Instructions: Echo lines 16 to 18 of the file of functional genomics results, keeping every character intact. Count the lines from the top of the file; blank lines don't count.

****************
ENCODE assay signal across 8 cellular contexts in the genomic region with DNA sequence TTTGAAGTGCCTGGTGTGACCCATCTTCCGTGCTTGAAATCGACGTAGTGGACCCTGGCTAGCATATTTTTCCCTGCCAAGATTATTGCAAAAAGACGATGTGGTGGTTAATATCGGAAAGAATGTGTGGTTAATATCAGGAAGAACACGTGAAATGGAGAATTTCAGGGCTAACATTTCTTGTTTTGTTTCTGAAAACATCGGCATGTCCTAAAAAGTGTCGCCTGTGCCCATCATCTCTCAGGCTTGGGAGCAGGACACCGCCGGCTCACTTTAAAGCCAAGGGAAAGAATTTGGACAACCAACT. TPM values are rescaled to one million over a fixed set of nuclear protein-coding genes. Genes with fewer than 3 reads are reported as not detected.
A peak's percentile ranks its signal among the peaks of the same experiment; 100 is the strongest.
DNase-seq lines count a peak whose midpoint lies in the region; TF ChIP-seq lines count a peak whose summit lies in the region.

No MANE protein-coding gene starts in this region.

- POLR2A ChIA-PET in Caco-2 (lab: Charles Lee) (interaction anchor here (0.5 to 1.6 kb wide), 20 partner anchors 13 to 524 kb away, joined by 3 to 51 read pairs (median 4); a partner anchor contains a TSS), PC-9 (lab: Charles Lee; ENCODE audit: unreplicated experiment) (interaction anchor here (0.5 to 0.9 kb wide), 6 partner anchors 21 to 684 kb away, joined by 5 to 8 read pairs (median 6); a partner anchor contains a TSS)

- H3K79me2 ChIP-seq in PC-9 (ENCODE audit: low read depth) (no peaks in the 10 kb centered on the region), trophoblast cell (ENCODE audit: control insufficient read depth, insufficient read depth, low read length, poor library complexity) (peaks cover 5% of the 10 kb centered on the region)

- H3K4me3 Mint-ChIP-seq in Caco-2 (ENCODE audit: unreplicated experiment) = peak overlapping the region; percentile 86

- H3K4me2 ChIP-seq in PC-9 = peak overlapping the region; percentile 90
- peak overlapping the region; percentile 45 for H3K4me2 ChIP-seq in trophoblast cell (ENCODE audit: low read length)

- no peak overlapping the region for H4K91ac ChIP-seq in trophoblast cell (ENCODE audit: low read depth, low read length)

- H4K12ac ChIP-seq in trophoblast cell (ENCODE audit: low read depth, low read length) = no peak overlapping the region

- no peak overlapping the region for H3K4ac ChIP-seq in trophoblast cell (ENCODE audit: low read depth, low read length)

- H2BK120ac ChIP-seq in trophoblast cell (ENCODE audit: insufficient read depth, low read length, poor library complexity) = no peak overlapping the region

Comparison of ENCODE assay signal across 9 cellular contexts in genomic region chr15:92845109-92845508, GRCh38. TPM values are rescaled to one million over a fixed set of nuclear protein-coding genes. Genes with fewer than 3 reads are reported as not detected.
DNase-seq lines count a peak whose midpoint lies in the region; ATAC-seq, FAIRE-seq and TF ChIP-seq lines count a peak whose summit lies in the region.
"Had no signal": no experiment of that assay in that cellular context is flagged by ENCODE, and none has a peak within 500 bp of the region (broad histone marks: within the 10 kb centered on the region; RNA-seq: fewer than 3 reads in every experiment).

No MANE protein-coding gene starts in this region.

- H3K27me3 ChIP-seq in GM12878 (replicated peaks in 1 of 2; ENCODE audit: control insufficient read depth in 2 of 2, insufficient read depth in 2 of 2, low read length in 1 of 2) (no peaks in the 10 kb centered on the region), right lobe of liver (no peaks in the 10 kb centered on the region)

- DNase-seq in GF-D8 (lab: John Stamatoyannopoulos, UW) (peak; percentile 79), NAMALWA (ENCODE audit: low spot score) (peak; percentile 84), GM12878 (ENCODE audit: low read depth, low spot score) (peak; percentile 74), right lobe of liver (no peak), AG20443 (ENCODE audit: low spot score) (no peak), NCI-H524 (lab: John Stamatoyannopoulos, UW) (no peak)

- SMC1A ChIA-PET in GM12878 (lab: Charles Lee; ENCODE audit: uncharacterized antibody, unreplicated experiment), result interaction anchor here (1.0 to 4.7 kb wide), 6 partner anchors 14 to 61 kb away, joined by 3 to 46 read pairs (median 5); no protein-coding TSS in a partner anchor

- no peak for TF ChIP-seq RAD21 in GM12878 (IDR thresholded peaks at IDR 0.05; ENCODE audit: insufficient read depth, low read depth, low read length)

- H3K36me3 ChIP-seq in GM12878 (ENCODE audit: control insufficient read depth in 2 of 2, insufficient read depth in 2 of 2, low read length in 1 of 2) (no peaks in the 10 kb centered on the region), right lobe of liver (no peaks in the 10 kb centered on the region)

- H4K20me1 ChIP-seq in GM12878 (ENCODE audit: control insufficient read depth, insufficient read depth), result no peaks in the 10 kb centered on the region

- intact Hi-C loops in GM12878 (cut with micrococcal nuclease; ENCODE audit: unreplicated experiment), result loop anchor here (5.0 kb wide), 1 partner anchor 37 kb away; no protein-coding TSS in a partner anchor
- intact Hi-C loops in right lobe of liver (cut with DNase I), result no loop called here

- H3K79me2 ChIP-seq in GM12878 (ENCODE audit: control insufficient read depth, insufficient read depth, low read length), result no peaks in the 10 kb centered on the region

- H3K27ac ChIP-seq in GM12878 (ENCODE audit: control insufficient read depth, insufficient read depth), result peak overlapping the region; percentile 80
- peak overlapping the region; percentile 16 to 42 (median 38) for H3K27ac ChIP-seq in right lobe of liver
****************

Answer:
"Had no signal": no experiment of that assay in that cellular context is flagged by ENCODE, and none has a peak within 500 bp of the region (broad histone marks: within the 10 kb centered on the region; RNA-seq: fewer than 3 reads in every experiment).

No MANE protein-coding gene starts in this region.

- H3K27me3 ChIP-seq in GM12878 (replicated peaks in 1 of 2; ENCODE audit: control insufficient read depth in 2 of 2, insufficient read depth in 2 of 2, low read length in 1 of 2) (no peaks in the 10 kb centered on the region), right lobe of liver (no peaks in the 10 kb centered on the region)